As expected, there is a rather significant drop in sharpness with the 2x teleconverter. The wide open performance at f/5.6 is very weak and the lens should be stopped down to f/8 to get good center performance. As I have noted earlier though, the lens can actually acquire focus with the 2x teleconverter even in low light situations (tested on the Nikon D3s camera body), which can be useful for situations when you need the maximum reach and working AF. Keep in mind that autofocus accuracy surely suffers and there is a visible drop in contrast though, which is again expected from a 2x teleconverter.
If you would like to find out more about the performance of this teleconverter, check out my Sigma 2.0x teleconverter review.
One of the strengths of long telephoto lenses is the beautiful, creamy bokeh they are able to produce. On top of that, due to the shallow depth of field, subjects can be isolated very effectively, resulting in very smooth backgrounds. Thanks to the wide maximum aperture of f/2.8, the Sigma 120-300mm f/2.8 is capable of producing very good to excellent bokeh. Sure, critical sharpness might not be there, but if you want a great looking bokeh and you are ready to compromise on sharpness a little, then set the lens to f/2.8 and shoot away. And when you need more depth of field for close subjects, stop the lens down to f/4 and you will still get beautiful background highlights.
Vignetting / Light Falloff
The Sigma 120-300mm f/2.8 DG OS HSM shows some vignetting at f/2.8 at all focal lengths. Stopping down to f/4 improves vignetting quite a bit and f/5.6 brings it down to very low levels. Looks like vignetting is at its worst at the longest end of the zoom range. Take a look at the following chart that summarizes my findings:
And here is the visualization of the worst case scenario at 300mm:
Ghosting and Flare
The large and long hood on the Sigma 120-300mm f/2.8 is there for a reason. Most long-range telephoto lenses, including this one, do not perform well when shot against a bright light source. So, if you shoot against the sun, you might get some large, nasty flares and plenty of ghosting, which is quite normal. In addition, a bright source of light will surely decrease the contrast of the lens as well, so keep that in mind.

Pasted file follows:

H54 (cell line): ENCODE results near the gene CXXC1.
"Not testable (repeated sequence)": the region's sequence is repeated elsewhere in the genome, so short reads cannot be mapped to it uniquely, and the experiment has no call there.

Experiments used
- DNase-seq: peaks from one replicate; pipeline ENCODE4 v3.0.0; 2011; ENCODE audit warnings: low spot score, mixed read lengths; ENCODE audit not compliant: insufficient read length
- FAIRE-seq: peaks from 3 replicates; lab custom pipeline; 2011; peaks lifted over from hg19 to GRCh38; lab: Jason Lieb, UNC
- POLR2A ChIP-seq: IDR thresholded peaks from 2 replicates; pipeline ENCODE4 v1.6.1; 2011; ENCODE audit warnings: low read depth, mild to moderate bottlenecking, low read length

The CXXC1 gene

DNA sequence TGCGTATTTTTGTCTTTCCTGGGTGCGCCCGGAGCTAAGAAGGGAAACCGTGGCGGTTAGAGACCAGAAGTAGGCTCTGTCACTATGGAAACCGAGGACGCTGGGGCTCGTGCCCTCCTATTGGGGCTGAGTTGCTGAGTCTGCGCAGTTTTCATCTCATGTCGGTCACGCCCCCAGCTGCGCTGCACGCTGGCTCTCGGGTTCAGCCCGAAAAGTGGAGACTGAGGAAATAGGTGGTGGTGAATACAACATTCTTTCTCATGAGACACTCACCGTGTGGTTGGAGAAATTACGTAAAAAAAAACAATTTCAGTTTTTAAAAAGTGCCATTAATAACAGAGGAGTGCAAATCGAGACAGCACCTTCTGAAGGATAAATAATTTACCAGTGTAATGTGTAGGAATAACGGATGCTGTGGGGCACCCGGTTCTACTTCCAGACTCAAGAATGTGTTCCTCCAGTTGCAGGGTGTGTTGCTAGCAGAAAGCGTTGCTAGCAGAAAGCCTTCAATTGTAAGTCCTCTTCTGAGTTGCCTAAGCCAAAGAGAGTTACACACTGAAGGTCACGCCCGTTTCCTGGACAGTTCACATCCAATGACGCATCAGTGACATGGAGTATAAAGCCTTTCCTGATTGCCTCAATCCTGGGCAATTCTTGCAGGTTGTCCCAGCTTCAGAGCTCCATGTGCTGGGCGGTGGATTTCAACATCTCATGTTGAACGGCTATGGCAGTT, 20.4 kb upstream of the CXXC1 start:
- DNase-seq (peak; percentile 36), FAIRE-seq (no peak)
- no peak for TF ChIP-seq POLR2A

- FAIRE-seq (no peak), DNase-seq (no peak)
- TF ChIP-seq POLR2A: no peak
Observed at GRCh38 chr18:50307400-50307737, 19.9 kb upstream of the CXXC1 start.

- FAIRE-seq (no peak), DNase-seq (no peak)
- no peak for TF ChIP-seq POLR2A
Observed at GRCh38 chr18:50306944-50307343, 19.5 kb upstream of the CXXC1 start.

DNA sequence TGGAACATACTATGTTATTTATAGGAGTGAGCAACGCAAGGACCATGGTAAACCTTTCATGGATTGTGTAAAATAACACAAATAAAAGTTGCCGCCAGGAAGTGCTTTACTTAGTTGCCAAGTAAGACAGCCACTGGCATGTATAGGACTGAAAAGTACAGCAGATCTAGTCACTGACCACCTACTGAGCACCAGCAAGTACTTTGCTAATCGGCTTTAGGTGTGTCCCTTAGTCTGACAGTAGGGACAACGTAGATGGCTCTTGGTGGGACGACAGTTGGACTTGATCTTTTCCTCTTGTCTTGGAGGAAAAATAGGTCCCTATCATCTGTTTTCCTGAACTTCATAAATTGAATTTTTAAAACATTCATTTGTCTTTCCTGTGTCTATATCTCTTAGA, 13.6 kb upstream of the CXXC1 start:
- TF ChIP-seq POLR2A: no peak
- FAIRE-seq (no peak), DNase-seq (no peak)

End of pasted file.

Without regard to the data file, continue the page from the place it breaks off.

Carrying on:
Distortion is practically non-existent at the shortest end of the range, but picks up as you zoom in, in the form of pincushion distortion. It is at its strongest level at 300mm, at around 1.13%. Distortion is generally not a problem, because it can be easily fixed in Photoshop or Lightroom using the Lens Corrections module.
Image / Optical Stabilization
When it comes to optical stabilization, the Sigma 120-300mm f/2.8 once again shares exactly the same stabilization system as the one found on its predecessor. According to Sigma, there should be 4 stops of shutter speed compensation, similar to what Nikon claims for its Vibration Reduction II (VR II) system. The Sigma 120-300mm performed quite well with OS turned on and while I cannot say that I was able to get sharp images at 4 stops less than the focal length of the lens, it was still pretty good at around 3 stops. In terms of keepers, I would say the lens yields comparable results to Nikkor lenses with stabilization, so it is a pretty solid system in my opinion.
Sigma comes with two modes for optical stabilization – Mode 1 for normal shooting and Mode 2 for panning. I did not play much with the panning mode, although some might find it useful for shots involving motion. Another cool feature of the 120-300mm, is the fact that you can actually customize viewfinder view modes for optical stabilization using the USB dock. There are three modes to choose from: Dynamic View Mode, Standard and Moderate View Mode. These modes allow you to fine-tune the way stabilization impacts what you see in the viewfinder.
Let’s now move on to the good stuff – Comparisons to other super telephoto lenses.
Table of Contents